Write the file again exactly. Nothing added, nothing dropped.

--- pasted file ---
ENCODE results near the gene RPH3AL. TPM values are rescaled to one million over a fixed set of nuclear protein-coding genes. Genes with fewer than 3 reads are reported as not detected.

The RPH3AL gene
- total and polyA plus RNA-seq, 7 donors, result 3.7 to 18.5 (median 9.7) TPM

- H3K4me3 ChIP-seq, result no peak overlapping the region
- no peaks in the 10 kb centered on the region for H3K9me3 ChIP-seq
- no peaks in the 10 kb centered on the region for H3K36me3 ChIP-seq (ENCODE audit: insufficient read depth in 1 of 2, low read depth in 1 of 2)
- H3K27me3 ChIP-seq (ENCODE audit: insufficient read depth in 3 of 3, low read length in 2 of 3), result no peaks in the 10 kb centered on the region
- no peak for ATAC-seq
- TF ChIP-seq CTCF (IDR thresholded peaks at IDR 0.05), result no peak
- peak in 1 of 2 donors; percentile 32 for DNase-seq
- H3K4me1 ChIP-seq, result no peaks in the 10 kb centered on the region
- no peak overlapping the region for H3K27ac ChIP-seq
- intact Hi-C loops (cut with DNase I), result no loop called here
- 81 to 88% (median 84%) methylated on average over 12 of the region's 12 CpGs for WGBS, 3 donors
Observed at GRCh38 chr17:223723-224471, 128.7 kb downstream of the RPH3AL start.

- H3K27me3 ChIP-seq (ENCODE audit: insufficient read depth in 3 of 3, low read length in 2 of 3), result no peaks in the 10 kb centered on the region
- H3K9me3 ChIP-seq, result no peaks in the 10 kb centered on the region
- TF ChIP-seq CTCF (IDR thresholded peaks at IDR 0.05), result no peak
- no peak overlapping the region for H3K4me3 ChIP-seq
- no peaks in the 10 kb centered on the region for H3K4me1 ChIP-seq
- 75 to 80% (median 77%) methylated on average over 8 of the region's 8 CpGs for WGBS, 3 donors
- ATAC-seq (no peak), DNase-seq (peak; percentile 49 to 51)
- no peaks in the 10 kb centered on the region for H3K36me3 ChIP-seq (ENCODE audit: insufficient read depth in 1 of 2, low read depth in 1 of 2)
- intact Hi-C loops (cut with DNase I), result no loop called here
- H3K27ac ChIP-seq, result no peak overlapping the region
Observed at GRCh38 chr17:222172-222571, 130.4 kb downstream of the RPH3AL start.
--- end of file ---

ENCODE results near the gene RPH3AL. TPM values are rescaled to one million over a fixed set of nuclear protein-coding genes. Genes with fewer than 3 reads are reported as not detected.

The RPH3AL gene
- total and polyA plus RNA-seq, 7 donors, result 3.7 to 18.5 (median 9.7) TPM

- H3K4me3 ChIP-seq, result no peak overlapping the region
- no peaks in the 10 kb centered on the region for H3K9me3 ChIP-seq
- no peaks in the 10 kb centered on the region for H3K36me3 ChIP-seq (ENCODE audit: insufficient read depth in 1 of 2, low read depth in 1 of 2)
- H3K27me3 ChIP-seq (ENCODE audit: insufficient read depth in 3 of 3, low read length in 2 of 3), result no peaks in the 10 kb centered on the region
- no peak for ATAC-seq
- TF ChIP-seq CTCF (IDR thresholded peaks at IDR 0.05), result no peak
- peak in 1 of 2 donors; percentile 32 for DNase-seq
- H3K4me1 ChIP-seq, result no peaks in the 10 kb centered on the region
- no peak overlapping the region for H3K27ac ChIP-seq
- intact Hi-C loops (cut with DNase I), result no loop called here
- 81 to 88% (median 84%) methylated on average over 12 of the region's 12 CpGs for WGBS, 3 donors
Observed at GRCh38 chr17:223723-224471, 128.7 kb downstream of the RPH3AL start.

- H3K27me3 ChIP-seq (ENCODE audit: insufficient read depth in 3 of 3, low read length in 2 of 3), result no peaks in the 10 kb centered on the region
- H3K9me3 ChIP-seq, result no peaks in the 10 kb centered on the region
- TF ChIP-seq CTCF (IDR thresholded peaks at IDR 0.05), result no peak
- no peak overlapping the region for H3K4me3 ChIP-seq
- no peaks in the 10 kb centered on the region for H3K4me1 ChIP-seq
- 75 to 80% (median 77%) methylated on average over 8 of the region's 8 CpGs for WGBS, 3 donors
- ATAC-seq (no peak), DNase-seq (peak; percentile 49 to 51)
- no peaks in the 10 kb centered on the region for H3K36me3 ChIP-seq (ENCODE audit: insufficient read depth in 1 of 2, low read depth in 1 of 2)
- intact Hi-C loops (cut with DNase I), result no loop called here
- H3K27ac ChIP-seq, result no peak overlapping the region
Observed at GRCh38 chr17:222172-222571, 130.4 kb downstream of the RPH3AL start.